Feb 062011
 

[Every weekend, Canucks Hockey Blog goes out of town as Tom Wakefield (@tomwakefield88) posts his thoughts on what's happening around the NHL.]

Martin Brodeur and Jarome Iginla

If Canada was really serious about hockey – if Prime Minister Stephen Harper was the hockey fan he says he is – then NHL Trade Deadline Day would be a national holiday.

Other than the opening night of the season, no other day on the hockey calendar offers hockey fans as much hope.

What about July 1st, the first day of free agency? Only if your team is a buyer.

Draft day? Only if your team has a first-round pick.

The beauty of NHL Trade Deadline Day is that it serves fans of all teams. Every move can be painted as a step toward a better tomorrow.

The only question is if that better tomorrow is this year, next year, or a few years from now.

Between today and what will be the busiest day in Canadian sports broadcasting (February 28th), thousands upon thousands of words will be said, tweeted and written about who will be dealt, and for what, on Trade Deadline Day.

Except for this column.

Here is a list of players with “tradeability” (aka trade value, brought to you by the same naming folks who brought you “drinkability,” “dunkability,” and “Sham-wow”), who won’t move at the deadline.

Martin Brodeur

Brodeur is 38-years old on a team that’s not only facing a long rebuilding process, but suddenly is losing ownership investors. What is there left for him to do in the Garden State? He’s got one year left on his contract at a cap-hit of $5.2 million. Colorado and Tampa Bay are two teams in particular who are looking to make a playoff push and have the cap space this year and next. Nonetheless, there is every indication that Brodeur is happy playing out the string in New Jersey.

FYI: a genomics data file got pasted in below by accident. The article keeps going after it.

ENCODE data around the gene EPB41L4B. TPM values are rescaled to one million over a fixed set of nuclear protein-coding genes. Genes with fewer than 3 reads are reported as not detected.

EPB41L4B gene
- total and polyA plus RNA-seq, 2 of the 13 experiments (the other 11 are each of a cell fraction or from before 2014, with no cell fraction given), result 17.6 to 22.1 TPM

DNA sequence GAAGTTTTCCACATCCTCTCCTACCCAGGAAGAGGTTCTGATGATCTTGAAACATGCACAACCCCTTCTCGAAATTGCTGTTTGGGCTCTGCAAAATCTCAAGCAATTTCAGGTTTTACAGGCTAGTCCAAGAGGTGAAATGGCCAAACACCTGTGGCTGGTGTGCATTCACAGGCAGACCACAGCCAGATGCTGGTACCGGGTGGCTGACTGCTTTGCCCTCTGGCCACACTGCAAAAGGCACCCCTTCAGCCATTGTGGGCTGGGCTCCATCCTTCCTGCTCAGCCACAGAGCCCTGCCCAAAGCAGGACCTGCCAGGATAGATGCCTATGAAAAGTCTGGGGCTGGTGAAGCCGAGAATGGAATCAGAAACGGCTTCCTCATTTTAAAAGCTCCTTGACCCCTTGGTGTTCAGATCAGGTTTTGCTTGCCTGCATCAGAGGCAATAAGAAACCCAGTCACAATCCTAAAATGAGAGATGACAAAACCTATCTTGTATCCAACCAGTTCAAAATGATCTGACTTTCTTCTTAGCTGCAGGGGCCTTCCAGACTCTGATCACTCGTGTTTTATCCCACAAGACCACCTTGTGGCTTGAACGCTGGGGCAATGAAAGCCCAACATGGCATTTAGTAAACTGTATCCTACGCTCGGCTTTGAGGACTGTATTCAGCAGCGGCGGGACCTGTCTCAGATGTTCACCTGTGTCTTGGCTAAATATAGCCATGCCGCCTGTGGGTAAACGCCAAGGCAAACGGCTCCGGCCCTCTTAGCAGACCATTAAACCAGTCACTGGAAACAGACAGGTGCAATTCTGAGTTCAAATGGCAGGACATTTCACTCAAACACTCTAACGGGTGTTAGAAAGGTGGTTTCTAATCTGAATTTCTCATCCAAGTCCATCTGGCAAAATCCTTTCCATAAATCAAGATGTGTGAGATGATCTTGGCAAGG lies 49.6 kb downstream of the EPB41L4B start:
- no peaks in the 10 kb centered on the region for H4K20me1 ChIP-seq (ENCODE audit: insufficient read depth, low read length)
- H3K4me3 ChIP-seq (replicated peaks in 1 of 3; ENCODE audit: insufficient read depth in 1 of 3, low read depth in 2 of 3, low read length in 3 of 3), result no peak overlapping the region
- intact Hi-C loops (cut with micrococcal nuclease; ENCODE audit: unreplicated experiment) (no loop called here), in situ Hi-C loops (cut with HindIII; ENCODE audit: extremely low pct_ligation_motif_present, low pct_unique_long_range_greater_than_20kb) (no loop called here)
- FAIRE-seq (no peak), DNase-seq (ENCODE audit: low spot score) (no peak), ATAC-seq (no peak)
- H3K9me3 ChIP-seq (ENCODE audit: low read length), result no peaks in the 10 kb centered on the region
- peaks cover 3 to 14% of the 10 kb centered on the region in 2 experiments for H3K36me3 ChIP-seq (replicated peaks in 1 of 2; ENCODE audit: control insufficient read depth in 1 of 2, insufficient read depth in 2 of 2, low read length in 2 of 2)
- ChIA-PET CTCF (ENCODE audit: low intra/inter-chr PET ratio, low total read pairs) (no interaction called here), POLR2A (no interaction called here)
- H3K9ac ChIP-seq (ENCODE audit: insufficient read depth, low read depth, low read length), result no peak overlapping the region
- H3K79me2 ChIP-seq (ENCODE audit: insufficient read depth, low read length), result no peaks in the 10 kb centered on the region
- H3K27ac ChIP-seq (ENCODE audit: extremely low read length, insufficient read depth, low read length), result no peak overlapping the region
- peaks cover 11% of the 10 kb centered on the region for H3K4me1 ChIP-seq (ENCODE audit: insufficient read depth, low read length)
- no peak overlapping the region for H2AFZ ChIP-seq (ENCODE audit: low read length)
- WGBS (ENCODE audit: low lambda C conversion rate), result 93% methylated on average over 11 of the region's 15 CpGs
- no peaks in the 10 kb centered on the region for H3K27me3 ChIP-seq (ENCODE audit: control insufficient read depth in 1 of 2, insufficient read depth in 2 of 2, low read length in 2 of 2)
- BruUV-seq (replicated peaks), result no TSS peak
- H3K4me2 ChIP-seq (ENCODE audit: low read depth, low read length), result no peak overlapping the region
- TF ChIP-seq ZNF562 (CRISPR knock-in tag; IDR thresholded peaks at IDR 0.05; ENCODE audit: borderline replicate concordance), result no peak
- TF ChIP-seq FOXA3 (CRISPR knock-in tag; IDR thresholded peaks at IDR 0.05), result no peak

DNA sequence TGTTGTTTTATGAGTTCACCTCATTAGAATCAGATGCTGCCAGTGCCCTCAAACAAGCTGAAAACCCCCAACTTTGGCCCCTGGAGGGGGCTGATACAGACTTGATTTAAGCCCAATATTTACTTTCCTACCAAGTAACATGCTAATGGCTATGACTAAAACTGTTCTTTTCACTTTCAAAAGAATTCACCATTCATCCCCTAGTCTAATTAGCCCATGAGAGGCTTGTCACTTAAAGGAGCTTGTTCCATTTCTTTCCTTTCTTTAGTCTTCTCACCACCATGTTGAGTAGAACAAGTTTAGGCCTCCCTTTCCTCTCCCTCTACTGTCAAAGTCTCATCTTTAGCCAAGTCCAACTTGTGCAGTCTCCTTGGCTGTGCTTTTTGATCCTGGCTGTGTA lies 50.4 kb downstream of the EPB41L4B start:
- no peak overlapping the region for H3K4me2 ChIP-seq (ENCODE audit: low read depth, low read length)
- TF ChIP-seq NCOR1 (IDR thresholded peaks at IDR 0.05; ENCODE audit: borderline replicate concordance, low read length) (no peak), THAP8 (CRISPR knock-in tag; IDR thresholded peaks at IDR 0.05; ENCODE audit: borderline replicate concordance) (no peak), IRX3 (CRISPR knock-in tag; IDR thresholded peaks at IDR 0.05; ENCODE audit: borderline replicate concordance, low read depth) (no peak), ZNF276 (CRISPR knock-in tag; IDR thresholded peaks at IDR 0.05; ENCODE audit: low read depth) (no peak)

What’s that saying: better to flame out than fade away? Patrick Roy wouldn’t fade away like it seems Martin Brodeur will.

Jarome Iginla

Without a membership to the Great Water Buffalo Society of General Managers, there’s no way of knowing for sure. However, it seems the goal of trading in the NHL is to move an asset when it is as close to its peak value as possible, hopefully before it stops returning on your investment entirely.

Jarome Iginla has done everything and more for the Flames. He won’t be more valuable two-years from now (power forwards rarely age well). The Los Angeles Kings are desperate for an impact forward. They have some interesting young talent, including Braydon Schenn and 57 goalie prospects (ok, a slight exaggeration). It seems logical to make a deal.